SPRINGFIELD – Police Chief Rick Lewis asked city councilors for feedback regarding in-car video cameras to complement officers’ body cameras. 

“We recognized the value of what you see with it that you won’t with a body-worn camera,” Lewis said, adding that the main goal is accountability and transparency.

The conversation was a continuation of June’s council decision to move forward with money for body cameras. During the department’s research, Lewis said that in-car video cameras benefits were repeatedly demonstrated and he felt it was an “important” addition. 

In-car video systems include three onboard cameras that record the vehicle’s front windshield, cab backseat and rear view, as well as video storage and other technological efficiencies for reviewing, labeling and processing. 

Current state, Lewis said, limited camera angles to the officer’s field of view. More cameras would allow for more public transparency, he said. It is a standard industry tool, and the department only has one in its fleet. 

Setting up 24 vehicles with cameras would cost $170,012. The department has submitted a request to utilize drug forfeiture money to support the implementation costs, which will be reviewed at the Oct. 19 meeting. 

The department has already identified Getac as the preferred vendor for the camera systems. 

Councilor Sean Van Gordon said he was supportive, and asked whether the department will change its approach with the new equipment. Lewis said officers will get more efficient at uploading and processing video, and the in-car system makes it even easier for downloading.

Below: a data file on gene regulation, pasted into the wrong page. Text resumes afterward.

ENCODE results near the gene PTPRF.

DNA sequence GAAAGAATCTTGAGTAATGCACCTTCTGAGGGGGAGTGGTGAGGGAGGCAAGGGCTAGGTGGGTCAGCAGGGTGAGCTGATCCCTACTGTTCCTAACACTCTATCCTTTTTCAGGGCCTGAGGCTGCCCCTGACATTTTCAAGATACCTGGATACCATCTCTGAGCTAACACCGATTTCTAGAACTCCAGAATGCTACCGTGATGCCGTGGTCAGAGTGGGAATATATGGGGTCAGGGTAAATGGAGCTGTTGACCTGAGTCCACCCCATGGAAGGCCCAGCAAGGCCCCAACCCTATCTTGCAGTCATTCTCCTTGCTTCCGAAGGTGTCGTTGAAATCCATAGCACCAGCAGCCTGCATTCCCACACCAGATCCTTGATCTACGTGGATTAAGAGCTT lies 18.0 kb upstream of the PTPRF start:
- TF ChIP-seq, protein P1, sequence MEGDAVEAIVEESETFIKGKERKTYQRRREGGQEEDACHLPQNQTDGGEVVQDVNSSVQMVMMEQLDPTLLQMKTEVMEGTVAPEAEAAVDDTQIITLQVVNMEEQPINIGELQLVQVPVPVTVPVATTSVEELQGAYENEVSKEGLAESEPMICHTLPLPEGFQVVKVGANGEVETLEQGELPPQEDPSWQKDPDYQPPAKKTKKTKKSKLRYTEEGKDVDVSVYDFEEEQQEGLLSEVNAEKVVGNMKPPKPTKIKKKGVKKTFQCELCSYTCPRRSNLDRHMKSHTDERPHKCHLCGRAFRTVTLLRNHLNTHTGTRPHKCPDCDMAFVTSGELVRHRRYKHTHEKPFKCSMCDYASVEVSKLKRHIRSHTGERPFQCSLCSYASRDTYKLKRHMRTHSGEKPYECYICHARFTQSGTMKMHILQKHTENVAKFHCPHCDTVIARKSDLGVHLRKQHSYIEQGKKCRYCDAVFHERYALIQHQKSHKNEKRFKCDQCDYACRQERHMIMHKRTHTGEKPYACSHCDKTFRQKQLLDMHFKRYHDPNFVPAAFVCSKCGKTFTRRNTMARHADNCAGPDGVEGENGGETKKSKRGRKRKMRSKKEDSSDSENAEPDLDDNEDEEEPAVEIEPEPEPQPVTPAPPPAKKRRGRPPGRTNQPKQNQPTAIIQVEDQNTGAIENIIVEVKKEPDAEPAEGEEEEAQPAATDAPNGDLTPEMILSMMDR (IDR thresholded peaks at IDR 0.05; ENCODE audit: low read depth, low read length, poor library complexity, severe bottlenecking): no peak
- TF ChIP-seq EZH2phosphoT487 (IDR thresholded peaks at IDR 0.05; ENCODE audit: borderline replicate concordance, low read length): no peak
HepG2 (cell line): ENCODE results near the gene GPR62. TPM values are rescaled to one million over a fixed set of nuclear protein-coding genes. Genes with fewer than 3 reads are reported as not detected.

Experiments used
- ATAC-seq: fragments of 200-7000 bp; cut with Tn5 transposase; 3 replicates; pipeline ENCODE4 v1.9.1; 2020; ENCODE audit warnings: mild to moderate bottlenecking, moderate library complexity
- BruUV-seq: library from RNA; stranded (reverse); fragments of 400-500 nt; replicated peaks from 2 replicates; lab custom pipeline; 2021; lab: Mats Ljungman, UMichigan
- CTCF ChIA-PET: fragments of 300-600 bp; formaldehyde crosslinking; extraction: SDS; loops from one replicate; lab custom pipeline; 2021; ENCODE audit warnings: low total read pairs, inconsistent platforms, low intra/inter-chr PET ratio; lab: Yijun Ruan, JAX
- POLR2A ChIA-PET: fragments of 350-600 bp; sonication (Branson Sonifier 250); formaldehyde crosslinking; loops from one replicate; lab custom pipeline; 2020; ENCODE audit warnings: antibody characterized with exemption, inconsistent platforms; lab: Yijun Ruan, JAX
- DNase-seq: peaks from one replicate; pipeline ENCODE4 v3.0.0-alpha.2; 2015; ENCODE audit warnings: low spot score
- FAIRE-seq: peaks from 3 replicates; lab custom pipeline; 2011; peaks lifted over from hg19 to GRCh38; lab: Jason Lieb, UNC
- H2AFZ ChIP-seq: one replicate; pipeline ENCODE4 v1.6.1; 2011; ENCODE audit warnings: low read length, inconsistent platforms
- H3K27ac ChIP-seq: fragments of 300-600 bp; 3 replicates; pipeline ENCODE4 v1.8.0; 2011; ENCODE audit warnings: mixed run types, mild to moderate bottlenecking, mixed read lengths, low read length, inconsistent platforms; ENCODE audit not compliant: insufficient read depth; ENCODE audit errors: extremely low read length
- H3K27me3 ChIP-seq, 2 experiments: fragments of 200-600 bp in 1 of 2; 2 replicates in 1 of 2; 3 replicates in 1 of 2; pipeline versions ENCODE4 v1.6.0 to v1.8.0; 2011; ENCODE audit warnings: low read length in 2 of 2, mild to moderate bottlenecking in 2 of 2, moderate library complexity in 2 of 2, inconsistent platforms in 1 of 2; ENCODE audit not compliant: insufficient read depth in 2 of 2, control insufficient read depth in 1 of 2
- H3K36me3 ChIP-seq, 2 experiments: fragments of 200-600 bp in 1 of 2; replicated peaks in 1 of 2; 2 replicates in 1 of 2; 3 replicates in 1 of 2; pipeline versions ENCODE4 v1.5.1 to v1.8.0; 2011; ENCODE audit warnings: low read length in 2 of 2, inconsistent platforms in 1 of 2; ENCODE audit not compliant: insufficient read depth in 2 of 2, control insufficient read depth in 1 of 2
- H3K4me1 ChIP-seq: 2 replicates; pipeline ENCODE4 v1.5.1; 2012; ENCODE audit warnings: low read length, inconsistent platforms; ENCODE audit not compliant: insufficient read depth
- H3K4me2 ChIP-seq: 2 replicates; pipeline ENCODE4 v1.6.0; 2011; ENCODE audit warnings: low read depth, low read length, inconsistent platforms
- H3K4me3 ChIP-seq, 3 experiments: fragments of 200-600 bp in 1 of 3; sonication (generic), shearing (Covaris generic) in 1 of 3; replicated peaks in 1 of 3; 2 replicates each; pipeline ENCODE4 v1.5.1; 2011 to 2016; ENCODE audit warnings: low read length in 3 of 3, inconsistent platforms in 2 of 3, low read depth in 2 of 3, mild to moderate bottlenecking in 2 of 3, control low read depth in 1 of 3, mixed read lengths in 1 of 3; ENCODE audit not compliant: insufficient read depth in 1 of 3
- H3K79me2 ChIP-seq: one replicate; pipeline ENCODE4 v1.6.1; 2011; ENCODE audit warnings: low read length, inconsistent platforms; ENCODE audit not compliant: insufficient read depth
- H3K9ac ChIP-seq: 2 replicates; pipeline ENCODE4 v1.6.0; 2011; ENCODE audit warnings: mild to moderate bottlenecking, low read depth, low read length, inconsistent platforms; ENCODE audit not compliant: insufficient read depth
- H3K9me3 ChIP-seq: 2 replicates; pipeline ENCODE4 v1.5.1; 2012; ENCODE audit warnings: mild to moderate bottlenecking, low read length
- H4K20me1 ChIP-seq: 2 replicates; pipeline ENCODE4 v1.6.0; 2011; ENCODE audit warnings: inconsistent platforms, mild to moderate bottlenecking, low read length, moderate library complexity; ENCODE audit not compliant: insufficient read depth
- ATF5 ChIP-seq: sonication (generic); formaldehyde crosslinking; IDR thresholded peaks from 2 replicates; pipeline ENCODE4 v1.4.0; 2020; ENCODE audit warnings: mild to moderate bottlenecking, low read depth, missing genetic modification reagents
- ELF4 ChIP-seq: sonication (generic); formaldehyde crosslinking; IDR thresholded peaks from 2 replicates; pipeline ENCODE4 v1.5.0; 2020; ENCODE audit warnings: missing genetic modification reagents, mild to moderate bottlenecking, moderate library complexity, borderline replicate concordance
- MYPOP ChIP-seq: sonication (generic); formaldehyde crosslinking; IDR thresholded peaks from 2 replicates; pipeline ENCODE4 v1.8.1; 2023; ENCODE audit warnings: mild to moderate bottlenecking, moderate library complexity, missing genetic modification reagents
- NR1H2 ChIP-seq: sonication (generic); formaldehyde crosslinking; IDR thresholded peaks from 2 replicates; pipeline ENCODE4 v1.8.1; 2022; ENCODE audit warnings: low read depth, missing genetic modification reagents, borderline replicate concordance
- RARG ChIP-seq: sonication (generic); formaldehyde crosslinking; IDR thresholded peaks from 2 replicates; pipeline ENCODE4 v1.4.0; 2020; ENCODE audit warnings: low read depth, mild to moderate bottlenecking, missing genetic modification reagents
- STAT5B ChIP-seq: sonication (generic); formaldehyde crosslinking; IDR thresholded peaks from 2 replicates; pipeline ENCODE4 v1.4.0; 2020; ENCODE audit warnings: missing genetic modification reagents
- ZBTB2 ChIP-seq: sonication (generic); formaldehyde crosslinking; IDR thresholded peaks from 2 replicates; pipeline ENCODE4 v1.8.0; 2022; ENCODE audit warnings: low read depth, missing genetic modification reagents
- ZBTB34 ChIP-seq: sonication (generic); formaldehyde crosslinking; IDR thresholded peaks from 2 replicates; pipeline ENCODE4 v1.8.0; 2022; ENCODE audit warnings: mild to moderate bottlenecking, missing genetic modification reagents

Councilor Leonard Stoehr asked about the capabilities of officers turning cameras off, and Lewis said there are times when dealing with a medical situation or sex abuse situation where the cameras must be turned off and the officer needs access to do that, and there are policies regarding when a camera should be shut off or not.

Council President Joe Pishioneri said he supports the additional in-car systems because it can work as a catch-all if an officer forgets to turn on his body camera. 

He also added that the five-year cost is a “small investment for the amount of officer, city and public protection.” 

Councilor Steve Moe agreed, saying that while he “hates it’s come to this in the world today, it’s for everyone’s protections.”